How to Remove Old and Useless Drivers in Windows
As you continue to use your Windows-based computer, more and more drivers get installed on your system. Drivers are essential pieces of software that allow your computer’s hardware to interact with the operating system. However, not all drivers are useful or necessary, and over time old and useless drivers can cause problems or even slow down your computer’s performance. Here’s how to remove them:
Step 1: Identify the drivers to remove
The first step is to identify which drivers are old or useless. To do this, open the Device Manager in Windows by pressing the Windows key + X and selecting “Device Manager” from the menu, or by searching for “Device Manager” in the Windows search bar.
In the Device Manager, you’ll see a list of all the hardware devices on your computer. Look for any devices with a yellow triangle and exclamation mark next to them. These devices are usually not functioning correctly or have missing drivers. Alternatively, you can also identify old or useless drivers by the date they were last used. To do this, right-click on a device and select “Properties”. Under the “Driver” tab, you’ll see the date when the driver was last used.
Step 2: Uninstall the drivers
Once you’ve identified the drivers you want to remove, you can now proceed to uninstall them. To do this, right-click on the device and select “Uninstall device”. Windows will ask you to confirm that you want to uninstall the device and its driver. Click on “Uninstall” to proceed.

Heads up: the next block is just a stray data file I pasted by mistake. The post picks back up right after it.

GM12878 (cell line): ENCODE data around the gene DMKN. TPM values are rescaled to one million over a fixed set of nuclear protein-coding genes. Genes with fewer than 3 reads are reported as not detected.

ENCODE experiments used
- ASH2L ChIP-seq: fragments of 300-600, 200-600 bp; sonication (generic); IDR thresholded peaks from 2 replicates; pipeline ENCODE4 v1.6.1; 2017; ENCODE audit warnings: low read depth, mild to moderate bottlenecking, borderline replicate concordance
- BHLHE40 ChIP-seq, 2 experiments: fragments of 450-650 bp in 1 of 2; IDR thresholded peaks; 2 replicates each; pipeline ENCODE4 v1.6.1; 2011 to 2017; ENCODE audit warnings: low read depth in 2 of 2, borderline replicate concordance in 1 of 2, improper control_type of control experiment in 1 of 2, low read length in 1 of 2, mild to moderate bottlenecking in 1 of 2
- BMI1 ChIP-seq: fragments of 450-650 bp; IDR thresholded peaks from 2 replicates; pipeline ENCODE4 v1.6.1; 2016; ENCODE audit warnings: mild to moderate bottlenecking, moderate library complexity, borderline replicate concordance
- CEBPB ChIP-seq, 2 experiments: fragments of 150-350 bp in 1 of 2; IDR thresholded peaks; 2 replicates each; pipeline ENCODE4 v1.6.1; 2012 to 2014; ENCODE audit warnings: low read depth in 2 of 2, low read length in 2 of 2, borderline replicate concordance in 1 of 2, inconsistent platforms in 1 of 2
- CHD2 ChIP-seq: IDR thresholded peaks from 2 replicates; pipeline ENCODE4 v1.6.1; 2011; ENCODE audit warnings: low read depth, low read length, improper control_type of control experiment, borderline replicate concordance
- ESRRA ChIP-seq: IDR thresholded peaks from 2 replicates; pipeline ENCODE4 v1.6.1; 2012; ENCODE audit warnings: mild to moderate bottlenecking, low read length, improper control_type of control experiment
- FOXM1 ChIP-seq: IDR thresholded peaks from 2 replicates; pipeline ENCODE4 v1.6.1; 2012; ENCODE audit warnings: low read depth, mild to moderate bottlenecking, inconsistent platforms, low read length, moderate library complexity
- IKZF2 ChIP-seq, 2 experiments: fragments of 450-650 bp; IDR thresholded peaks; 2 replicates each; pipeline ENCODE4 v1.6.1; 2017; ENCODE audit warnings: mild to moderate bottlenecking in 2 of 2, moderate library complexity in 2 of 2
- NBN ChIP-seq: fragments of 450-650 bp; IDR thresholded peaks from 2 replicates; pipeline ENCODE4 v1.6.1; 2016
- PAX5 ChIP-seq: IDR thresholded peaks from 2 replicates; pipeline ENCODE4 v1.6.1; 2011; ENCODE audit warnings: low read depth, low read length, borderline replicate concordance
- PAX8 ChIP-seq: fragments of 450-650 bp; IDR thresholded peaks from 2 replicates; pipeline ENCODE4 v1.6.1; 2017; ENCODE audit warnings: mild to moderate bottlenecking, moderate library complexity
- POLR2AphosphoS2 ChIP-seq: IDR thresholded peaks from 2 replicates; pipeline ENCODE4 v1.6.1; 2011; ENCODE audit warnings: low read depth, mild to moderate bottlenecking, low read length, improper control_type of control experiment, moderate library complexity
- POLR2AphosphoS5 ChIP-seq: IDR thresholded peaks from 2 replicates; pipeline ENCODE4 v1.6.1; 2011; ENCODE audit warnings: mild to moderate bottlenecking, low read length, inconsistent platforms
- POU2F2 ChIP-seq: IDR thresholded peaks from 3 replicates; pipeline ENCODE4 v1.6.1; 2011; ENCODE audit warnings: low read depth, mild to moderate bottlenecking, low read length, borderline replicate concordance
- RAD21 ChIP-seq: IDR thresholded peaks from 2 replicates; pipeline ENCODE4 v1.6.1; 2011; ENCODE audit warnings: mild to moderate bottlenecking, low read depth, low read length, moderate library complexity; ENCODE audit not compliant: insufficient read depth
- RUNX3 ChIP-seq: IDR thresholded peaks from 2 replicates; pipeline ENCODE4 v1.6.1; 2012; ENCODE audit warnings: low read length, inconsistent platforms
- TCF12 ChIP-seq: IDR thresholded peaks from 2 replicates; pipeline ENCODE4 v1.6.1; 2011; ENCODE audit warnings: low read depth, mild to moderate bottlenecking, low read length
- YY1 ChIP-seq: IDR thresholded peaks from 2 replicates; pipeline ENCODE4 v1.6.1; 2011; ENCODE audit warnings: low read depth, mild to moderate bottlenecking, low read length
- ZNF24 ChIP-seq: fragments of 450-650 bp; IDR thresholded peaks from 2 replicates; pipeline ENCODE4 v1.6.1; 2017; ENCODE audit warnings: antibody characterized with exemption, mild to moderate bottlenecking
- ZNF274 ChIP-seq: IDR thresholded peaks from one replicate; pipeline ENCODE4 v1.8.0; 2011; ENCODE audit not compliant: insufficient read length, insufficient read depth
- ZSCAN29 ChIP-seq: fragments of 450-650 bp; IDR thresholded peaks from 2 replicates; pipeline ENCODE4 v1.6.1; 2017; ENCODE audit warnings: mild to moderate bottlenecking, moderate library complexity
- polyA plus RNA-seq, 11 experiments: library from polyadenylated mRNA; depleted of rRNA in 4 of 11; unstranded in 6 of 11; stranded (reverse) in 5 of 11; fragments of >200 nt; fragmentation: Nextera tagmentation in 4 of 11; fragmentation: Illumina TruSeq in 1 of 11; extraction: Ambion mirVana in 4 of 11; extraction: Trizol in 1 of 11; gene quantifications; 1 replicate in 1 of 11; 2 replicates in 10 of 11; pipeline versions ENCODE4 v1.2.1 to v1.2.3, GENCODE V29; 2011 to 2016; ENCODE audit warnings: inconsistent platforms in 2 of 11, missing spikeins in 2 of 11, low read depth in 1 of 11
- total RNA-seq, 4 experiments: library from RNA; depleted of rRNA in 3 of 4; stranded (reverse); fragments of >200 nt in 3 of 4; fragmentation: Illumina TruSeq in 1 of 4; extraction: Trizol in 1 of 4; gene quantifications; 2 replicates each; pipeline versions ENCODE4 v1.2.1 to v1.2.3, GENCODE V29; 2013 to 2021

Note that you may also see an option to “Delete the driver software for this device”. If you choose this option, Windows will remove the driver completely, which means you won’t be able to use the device again without reinstalling the driver.
Step 3: Remove leftover files
After you’ve uninstalled the drivers, you should also remove any leftover files or folders associated with the device or driver. To do this, open File Explorer and navigate to the location where the driver files are stored. This is usually in the “C:\Windows\System32\Drivers” folder. Look for any files or folders related to the driver you just uninstalled and delete them.
Step 4: Reboot your computer
Once you’ve removed all old and useless drivers and their associated files, you should reboot your computer. This will ensure that all system changes are applied and any remaining driver files or settings are cleared from memory.
In conclusion, removing old and useless drivers from your Windows-based computer can help improve system performance, fix hardware problems, and free up valuable disk space. With these simple steps, you can keep your drivers up-to-date and keep your computer running smoothly.